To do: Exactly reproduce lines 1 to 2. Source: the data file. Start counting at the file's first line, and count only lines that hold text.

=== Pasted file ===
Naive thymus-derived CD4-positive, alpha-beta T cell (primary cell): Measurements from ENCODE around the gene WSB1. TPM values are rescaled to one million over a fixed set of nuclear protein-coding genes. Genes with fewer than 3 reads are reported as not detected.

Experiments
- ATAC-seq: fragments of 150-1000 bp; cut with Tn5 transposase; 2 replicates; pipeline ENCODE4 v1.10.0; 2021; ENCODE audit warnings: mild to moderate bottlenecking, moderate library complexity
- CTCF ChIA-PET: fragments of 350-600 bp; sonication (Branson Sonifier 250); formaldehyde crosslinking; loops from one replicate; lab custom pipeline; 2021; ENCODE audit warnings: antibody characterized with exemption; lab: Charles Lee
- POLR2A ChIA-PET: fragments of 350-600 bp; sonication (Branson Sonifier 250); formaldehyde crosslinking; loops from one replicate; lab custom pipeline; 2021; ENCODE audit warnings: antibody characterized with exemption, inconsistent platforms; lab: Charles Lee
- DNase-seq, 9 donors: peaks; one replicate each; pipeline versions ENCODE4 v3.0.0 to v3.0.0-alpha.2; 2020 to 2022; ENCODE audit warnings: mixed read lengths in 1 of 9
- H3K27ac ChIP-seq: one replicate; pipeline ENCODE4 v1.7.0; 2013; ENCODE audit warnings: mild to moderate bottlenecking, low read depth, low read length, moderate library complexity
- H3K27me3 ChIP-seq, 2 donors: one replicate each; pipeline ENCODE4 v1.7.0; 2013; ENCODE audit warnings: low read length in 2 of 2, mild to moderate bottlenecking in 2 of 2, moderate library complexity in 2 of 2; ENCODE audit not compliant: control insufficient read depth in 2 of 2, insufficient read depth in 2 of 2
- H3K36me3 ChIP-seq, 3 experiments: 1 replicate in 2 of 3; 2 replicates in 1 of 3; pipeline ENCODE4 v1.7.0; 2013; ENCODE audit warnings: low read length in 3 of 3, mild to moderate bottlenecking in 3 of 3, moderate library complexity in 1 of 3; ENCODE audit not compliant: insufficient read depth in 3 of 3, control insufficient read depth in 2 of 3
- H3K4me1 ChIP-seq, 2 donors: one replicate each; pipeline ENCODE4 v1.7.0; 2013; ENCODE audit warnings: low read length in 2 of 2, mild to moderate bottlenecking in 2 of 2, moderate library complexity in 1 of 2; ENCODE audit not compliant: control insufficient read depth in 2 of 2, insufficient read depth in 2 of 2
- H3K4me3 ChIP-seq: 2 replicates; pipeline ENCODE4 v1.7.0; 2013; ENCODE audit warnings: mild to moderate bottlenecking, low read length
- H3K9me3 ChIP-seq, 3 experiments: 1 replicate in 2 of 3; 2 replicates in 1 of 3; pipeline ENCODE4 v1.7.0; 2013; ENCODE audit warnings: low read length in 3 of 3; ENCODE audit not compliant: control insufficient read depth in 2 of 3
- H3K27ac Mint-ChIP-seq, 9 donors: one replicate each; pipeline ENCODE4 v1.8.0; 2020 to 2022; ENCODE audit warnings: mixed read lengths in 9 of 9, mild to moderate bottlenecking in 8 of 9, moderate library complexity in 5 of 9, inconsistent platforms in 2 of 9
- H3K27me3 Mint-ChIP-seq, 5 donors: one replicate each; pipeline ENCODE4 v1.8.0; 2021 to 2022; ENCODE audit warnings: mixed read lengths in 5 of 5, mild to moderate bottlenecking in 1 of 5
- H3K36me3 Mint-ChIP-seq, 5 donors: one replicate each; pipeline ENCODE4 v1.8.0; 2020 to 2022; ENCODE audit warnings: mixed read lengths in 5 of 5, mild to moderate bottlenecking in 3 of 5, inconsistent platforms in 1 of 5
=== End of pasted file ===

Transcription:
Naive thymus-derived CD4-positive, alpha-beta T cell (primary cell): Measurements from ENCODE around the gene WSB1. TPM values are rescaled to one million over a fixed set of nuclear protein-coding genes. Genes with fewer than 3 reads are reported as not detected.

Experiments